As impressive as these other acts were, Sonja Henie stole the show. She appeared first briefly in a duet with future U.S. and North American Medallist Gail Borden III. The act was inspired by Norse mythology, with Borden playing Prince Sigurd and Henie a Norse maiden. The Pittsburgh Press described this dramatic duet thusly: "[Sigurd] engages in a duel with Atle, the villain, and is victorious. Atle is borne off dying to his ship, which, according to the old Norwegian tradition, is sent out to the sea in flames. Believe it or not, the fire was real and made a unique appearance against the shivering background." Sonja returned for a solo performance which was described as "beautiful, graceful [and] skillful... Dressed like a golden swallow, in her skating costume of cloth of gold, she flitted here and there and completely captivated her audience." Her final appearance in the show, described in Goodfellow's book, was "a Viking scene in which Norway's 'Golden Girl' was the central figure. Before she came to America Miss Henie was called 'Our Sonja' throughout Scandinavia; her appearance in this Carnival made her everybody's Sonja." I don't know about you, but the "Our Sonja" and "Everyone's Sonja" references instantly made me think of Cecilia Colledge drawing out "My Sonja" in an imitation of Papa Henie when interviewed for the nineties documentary "Reflections On Ice".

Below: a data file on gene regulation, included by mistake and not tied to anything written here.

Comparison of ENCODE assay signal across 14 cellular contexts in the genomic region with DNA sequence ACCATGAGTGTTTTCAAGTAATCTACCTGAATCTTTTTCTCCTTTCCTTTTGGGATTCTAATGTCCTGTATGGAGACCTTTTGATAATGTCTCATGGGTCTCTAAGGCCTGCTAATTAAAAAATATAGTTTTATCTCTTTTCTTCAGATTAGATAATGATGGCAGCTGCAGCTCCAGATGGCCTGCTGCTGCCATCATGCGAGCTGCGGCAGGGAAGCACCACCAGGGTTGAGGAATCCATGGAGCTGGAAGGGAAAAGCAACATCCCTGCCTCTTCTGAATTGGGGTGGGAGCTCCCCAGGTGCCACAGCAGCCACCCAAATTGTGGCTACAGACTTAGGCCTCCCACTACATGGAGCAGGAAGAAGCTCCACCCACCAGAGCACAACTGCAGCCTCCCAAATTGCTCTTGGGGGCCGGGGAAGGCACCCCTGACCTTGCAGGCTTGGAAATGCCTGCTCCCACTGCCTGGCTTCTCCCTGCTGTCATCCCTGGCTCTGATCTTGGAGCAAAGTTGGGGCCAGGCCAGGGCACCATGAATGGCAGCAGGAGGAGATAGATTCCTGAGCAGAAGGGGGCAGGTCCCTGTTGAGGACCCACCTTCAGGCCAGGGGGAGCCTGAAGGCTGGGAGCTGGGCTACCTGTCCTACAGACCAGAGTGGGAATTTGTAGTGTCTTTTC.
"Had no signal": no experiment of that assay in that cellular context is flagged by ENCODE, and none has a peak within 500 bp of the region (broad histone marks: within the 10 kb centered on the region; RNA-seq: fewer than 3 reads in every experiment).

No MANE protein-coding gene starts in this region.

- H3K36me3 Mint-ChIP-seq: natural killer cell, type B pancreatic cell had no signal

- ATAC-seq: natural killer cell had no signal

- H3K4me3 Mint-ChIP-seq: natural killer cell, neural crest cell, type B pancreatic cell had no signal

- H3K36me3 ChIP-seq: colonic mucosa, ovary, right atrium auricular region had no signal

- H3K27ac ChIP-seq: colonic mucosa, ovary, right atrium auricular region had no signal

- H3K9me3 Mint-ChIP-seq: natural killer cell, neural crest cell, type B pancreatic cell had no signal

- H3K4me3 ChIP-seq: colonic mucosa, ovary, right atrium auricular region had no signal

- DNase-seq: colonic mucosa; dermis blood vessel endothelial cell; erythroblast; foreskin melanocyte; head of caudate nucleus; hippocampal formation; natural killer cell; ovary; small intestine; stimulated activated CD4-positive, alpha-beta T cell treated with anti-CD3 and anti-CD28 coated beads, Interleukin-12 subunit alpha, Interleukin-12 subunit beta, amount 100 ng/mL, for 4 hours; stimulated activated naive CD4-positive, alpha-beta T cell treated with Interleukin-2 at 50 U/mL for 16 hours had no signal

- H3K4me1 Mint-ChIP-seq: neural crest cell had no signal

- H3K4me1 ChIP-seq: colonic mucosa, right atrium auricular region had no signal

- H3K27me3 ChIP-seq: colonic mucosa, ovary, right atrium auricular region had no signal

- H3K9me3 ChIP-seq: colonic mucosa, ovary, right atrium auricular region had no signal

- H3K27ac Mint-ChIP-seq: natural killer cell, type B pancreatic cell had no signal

Photo courtesy "Skating" magazine

In her book "Wings On My Feet", Sonja Henie recalled, "Standing in the skaters' entrance to the Madison Square Garden ice the opening night of the Ice Carnival, waiting for my cue, I looked into the dark beyond the spotlights and saw the dim faces of 17,000 people rising row above row to the rafters. It was an awesome sensation... My part in the tremendous 'Land of the Midnight Sun' pageant was fatiguing, but excellent practice for the championship to be held on the same spot two weeks later. Long, sober, and rather pompous, the carnival involved some hundred skaters and lasted four hours. My number was the finale, and waiting through all the preceding program, keeping myself keyed up to do my best long after midnight, was pretty much of a strain. The late and irregular hours we had to keep throughout the run of the carnival were bad for training, but the compensation of becoming acclimated to the Garden ice and for me, to the American crowd, more than made up for it."

If you're going to make a grand entrance, I'd say selling out Madison Square Garden with a burning Viking ship and a future U.S. President in the audience is probably one way to go. With not only a who's who of high society in attendance but key figures from both the American and Canadian skating communities there as well, it's safe to say that North America certainly knew the name 'Sonja Henie' well a month before she claimed that year's World Championships in that very city. In fact, her performance in "Land Of The Midnight Sun" directly contributed to the impressive ticket sales at that competition. Long before she claimed two more Olympic medals, before the tours, before the movies, the name Sonja Henie was on everyone's lips.

Skate Guard is a blog dedicated to preserving the rich, colourful and fascinating history of figure skating. Over ten years, the blog has featured over a thousand free articles covering all aspects of the sport's history, as well as four compelling in-depth features. To read the latest articles, follow the blog on FacebookTwitterPinterest and YouTube. If you enjoy Skate Guard, please show your support for this archive by ordering a copy of "Jackson Haines: The Skating King" and pre-ordering "Sequins, Scandals & Salchows: Figure Skating in the 1980s", which will be released this fall where books are sold: